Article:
Joe McGowan:  That would be a Scottish or Northern Irish tradition, mainly.

Bit Devine:  We are of Armagh, Joe ... so that would explain it.  And then they emigrated to Scotland, as well.

Joe McGowan:  But there is so much more that is so impossible to cover in such a short space of time and limited by typing speed.  GET THE BOOKS!  :-)

The Wild Geese:  Okay, folks ... we'll have to call it an evening.  Thanks to Joe McGowan and Thomas from our friends at MyIrelandBox for joining us.  And thanks to all who participated!

The Wild Geese:  We'll announce the winner of the January MyIrelandBox very soon!

Frank Walsh:  Good night from Talamh an Eisc.

Mary Lou McKeone:  Thank you all ... It was grand!!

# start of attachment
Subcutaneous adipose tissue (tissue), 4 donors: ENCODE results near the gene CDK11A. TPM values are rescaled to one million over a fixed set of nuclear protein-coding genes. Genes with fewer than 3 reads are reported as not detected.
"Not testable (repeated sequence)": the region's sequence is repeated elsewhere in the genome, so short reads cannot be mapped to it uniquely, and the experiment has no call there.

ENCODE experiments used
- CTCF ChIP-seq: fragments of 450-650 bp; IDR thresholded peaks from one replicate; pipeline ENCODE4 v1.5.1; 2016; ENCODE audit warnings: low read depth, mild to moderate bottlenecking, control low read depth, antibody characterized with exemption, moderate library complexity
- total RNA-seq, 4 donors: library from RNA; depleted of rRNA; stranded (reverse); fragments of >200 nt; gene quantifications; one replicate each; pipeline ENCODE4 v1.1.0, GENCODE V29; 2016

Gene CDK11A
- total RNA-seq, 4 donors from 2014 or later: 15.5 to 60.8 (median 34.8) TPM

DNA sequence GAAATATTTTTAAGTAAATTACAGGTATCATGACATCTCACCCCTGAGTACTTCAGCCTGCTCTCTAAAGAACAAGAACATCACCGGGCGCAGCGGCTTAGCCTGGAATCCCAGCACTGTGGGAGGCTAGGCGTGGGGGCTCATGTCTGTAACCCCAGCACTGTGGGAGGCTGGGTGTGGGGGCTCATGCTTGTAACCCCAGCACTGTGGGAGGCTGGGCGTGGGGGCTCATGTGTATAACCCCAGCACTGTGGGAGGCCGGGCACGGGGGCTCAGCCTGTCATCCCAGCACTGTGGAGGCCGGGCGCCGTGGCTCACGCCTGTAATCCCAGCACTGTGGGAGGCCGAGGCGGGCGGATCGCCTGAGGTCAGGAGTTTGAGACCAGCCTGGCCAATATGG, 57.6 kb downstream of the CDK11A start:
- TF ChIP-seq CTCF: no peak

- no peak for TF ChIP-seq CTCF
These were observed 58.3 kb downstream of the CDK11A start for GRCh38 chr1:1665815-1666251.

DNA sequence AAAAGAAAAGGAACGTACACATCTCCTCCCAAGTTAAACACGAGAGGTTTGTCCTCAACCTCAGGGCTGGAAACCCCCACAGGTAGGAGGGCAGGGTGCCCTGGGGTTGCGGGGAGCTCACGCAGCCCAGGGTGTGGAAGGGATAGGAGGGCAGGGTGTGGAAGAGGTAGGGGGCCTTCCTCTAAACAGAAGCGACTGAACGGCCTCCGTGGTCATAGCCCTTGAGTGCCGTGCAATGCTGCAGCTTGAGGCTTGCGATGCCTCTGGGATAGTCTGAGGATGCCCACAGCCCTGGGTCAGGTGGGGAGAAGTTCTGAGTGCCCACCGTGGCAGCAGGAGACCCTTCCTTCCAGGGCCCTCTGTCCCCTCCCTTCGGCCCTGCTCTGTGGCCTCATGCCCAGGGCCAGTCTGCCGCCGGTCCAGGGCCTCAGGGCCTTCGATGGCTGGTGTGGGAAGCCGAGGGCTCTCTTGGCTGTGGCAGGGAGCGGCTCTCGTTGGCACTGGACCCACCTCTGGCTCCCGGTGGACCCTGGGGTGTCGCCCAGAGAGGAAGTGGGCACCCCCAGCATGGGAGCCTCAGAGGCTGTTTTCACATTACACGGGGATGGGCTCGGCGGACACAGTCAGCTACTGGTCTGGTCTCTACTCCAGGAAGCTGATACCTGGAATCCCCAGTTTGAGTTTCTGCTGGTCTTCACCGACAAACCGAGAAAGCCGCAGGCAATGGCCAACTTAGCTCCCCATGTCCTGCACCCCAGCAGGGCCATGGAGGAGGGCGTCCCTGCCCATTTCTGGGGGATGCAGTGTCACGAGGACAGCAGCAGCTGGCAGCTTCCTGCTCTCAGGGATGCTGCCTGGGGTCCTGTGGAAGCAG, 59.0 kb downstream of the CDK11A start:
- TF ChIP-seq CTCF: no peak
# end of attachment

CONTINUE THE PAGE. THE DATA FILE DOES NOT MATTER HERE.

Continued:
MyIrelandBox:  Thanks, nice being involved.  Good night from The MyIrelandBox team.

The Wild Geese:  Oiche mhaith, gach duine.

Joe McGowan: Nollaig shona, gach duine.

Views: 530

Tags: Chats, Christmas, Faith, Folklore, Food, History of Ireland, Mythology, Preservation

Comment by James McNamara on December 8, 2013 at 12:37pm

The Chieftains cover the wren with The Wren in the Furze on You Tube: https://www.youtube.com/watch?v=MyA1zKBUhxM  Also, Steve Hyde's version of the The Wren Song: https://www.youtube.com/watch?v=Fov5HTEJDdk

But my favorite is by Ron Kavana in his collection of Irish Ways, the Story of Ireland in Song, Music, and Poetry.  I could not find it on youtube but have it in my collection.A very nice set indeed, four CDs and a great book which includes an overview of the history of Ireland in his collection of poems and music.